Few issues have mobilized and polarized the Irish public as much as abortion. By law, abortion is prohibited in the Republic of Ireland, except when the life of the mother is endangered, including the risk of suicide. But in recent years, the call to liberalize Ireland’s abortion laws has created significant political pressure, with left-leaning parties like Sinn Fein and Labour favoring a referendum on abortion, a notion resisted by the more conservative parties of Fine Gael and Fianna Fail.
During the election of 2016, the government committed itself to creating a citizens’ assembly to make recommendations on key issues of the Constitution, including climate change, fixed-term parliaments and abortion. In October, Taoiseach Enda Kenny, the prime minister of Ireland, opened the assembly in Dublin. It comprises 99 citizens and a chairperson. The assembly members were otherwise randomly selected, but they are intended to represent the Irish electorate in terms of gender, age and location. Their first priority will be the issue of abortion.
At a hotel in Dublin over four weekends, the assembly will be examining what is widely referred to as the Eighth Amendment, which gives effect to Ireland’s ban on abortion. It declares that the Irish State “acknowledges the right to life of the unborn and, with due regard to the equal right to life of the mother, guarantees in its laws to respect, and, as far as practicable, by its laws to defend and vindicate that right.” It was voted into the Constitution by referendum in 1983 and passed on a significant margin, carried by 67 percent of the electorate.
But the electorate of 2016 is a different generation entirely. One recent poll found that two-thirds of respondents were in favor of repealing the Eighth Amendment to allow for abortion in some cases—incidents of rape or fatal fetal abnormalities, for example. The poll followed a United Nations ruling in June that Ireland’s abortion ban violated the human rights of women.
The following month several government ministers refused to follow the government’s instruction to vote against an abortion bill that would have allowed for abortion in the case of fatal abnormalities (under current laws parents must carry a pregnancy full-term). Because of the constitutional protection of the unborn’s right to life, the bill was not legally viable, but the ministers’ refusal to vote against it was prompted by frustration at the government for not acting on calls for a referendum on the issue.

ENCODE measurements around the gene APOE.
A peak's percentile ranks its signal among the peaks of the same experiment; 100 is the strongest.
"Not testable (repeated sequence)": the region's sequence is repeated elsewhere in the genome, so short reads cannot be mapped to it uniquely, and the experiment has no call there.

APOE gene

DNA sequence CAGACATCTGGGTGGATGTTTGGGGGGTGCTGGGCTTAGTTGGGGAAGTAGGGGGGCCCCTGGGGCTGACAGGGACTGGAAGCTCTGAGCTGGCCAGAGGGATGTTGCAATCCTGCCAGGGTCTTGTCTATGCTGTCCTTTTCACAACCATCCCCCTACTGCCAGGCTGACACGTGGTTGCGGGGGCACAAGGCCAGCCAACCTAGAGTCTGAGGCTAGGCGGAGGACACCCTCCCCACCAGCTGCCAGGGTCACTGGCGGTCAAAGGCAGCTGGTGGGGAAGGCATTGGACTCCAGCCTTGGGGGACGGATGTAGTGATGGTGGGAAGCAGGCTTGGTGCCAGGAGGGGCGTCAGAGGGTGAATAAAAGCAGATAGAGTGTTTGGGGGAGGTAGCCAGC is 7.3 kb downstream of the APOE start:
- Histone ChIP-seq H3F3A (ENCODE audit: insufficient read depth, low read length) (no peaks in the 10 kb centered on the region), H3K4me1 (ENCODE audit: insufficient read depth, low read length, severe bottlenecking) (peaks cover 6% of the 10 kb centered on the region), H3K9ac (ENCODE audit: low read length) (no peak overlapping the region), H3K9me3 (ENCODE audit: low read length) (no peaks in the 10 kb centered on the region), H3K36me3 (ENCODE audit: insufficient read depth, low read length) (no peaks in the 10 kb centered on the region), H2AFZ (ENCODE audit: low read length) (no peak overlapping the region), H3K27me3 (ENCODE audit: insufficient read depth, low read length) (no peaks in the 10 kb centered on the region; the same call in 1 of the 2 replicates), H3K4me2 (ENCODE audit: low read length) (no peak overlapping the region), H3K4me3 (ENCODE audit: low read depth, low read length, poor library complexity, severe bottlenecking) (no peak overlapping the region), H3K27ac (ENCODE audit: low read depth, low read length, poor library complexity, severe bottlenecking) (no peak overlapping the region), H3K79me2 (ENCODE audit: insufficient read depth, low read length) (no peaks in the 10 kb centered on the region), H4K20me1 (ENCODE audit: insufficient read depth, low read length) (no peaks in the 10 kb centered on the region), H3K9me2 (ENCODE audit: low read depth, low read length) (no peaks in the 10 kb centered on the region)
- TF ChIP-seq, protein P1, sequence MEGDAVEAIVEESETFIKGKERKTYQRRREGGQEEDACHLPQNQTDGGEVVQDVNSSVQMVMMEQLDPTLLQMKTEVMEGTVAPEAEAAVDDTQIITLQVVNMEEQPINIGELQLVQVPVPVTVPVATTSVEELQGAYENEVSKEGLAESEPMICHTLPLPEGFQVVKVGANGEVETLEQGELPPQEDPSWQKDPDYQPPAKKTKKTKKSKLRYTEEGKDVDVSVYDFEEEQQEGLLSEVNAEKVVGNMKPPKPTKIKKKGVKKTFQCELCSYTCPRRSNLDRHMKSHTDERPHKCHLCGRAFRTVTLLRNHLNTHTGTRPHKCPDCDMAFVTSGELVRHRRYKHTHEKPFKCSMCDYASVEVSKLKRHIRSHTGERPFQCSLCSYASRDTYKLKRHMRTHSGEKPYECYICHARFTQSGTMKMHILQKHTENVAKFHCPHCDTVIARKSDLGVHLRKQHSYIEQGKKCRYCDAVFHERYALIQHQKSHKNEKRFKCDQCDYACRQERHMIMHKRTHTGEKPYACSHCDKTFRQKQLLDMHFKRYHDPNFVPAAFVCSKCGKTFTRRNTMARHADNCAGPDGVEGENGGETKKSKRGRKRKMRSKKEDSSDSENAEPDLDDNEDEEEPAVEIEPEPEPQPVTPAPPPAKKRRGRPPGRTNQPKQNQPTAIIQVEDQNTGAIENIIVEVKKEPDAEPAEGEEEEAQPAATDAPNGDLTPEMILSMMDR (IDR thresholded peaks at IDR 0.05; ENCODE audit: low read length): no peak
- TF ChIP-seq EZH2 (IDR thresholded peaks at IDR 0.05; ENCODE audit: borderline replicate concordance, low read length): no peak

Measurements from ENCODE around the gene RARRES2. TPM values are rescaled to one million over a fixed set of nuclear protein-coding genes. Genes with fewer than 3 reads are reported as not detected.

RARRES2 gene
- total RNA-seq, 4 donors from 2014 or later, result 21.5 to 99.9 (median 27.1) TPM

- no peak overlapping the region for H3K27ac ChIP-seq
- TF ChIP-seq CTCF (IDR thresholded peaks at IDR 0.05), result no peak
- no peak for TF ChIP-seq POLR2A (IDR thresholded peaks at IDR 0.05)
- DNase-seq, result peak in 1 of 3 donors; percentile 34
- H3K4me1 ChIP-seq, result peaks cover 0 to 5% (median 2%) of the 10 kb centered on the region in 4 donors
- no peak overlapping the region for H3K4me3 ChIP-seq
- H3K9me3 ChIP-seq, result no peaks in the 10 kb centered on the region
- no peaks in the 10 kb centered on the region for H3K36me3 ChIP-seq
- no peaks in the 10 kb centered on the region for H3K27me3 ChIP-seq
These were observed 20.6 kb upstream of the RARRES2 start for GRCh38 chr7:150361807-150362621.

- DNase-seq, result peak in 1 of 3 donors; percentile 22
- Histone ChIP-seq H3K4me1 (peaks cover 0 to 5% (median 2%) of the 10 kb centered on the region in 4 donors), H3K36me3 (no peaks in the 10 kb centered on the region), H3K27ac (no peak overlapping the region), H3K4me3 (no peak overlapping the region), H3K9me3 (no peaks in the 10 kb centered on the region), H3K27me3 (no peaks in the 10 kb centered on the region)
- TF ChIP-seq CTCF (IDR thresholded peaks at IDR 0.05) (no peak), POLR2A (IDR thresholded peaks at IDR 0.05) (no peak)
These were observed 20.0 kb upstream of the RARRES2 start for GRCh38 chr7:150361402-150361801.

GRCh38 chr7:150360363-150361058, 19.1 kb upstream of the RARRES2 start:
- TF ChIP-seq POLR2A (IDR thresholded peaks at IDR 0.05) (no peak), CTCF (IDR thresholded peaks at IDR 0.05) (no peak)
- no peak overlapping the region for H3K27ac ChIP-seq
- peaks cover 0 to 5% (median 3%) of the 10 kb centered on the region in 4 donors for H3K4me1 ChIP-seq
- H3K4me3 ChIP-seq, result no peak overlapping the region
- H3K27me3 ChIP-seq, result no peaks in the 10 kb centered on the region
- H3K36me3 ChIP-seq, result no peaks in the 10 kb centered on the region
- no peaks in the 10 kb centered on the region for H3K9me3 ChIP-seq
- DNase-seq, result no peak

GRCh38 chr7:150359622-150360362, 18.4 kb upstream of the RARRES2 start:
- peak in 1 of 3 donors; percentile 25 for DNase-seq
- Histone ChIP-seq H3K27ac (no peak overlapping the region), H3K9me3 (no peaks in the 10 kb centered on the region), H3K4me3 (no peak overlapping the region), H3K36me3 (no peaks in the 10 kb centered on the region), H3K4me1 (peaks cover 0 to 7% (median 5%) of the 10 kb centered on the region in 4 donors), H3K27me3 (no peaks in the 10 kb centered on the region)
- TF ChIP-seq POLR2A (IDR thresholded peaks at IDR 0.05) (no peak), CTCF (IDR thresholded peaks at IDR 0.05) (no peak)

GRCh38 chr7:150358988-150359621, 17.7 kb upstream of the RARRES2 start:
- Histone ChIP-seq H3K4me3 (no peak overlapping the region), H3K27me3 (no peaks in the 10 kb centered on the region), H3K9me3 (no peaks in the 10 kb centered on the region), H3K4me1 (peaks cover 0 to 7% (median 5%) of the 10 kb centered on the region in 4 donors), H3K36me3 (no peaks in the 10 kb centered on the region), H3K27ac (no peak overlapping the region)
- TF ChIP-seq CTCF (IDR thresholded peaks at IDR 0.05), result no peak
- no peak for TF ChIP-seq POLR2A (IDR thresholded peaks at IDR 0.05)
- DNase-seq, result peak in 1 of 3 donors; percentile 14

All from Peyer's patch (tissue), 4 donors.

Recommendations from the assembly, based on the members’ views after discussion and submissions from various groups, will be forwarded to the Dáil (Parliament) and Seanad (Senate) for a vote next in 2017. The process has drawn criticism from the pro-choice campaigners, who feel the creation of the assembly represents little more than a delaying tactic, while many in the pro-life campaign fear the process already has a pre-arranged outcome and that a referendum is inevitable.
Two weeks before the first meeting of the assembly, the Catholic primate of all Ireland, Archbishop Eamon Martin, described the Eighth Amendment as underpinning the fundamental principle that all human life is sacred. He also pointed to what he described as the contradiction between calls for the repeal of the Eighth Amendment and the increasing urgency for society to care for the planet and its inhabitants.
"To deliberately and intentionally take the life of an innocent person, whatever their state or stage of life, is always gravely morally wrong," Archbishop Martin said, adding that the national focus should be on services and support for women facing unplanned pregnancies.
At the first meeting of the assembly in October, Enda Kenny stressed the importance of allowing all opinions to be heard in an era where people with diverse opinions are often “pitied, ridiculed, virtually hounded or indeed destroyed.” Kenny was specifically referring to social media sites, which have provided fertile ground for derision on both sides and have put the participants of the assembly within reach. Addressing the group directly, Kenny said the issues to be discussed were beyond politics; they are hugely challenging, deeply complex and profoundly ethical.
He said, “Your work in addressing and achieving this vital consensus on behalf of us all will affect—indeed profoundly affect—how we live our individual lives and our national life in the Republic of Ireland in the years to come.”
The first discussion on abortion begins on Nov. 25.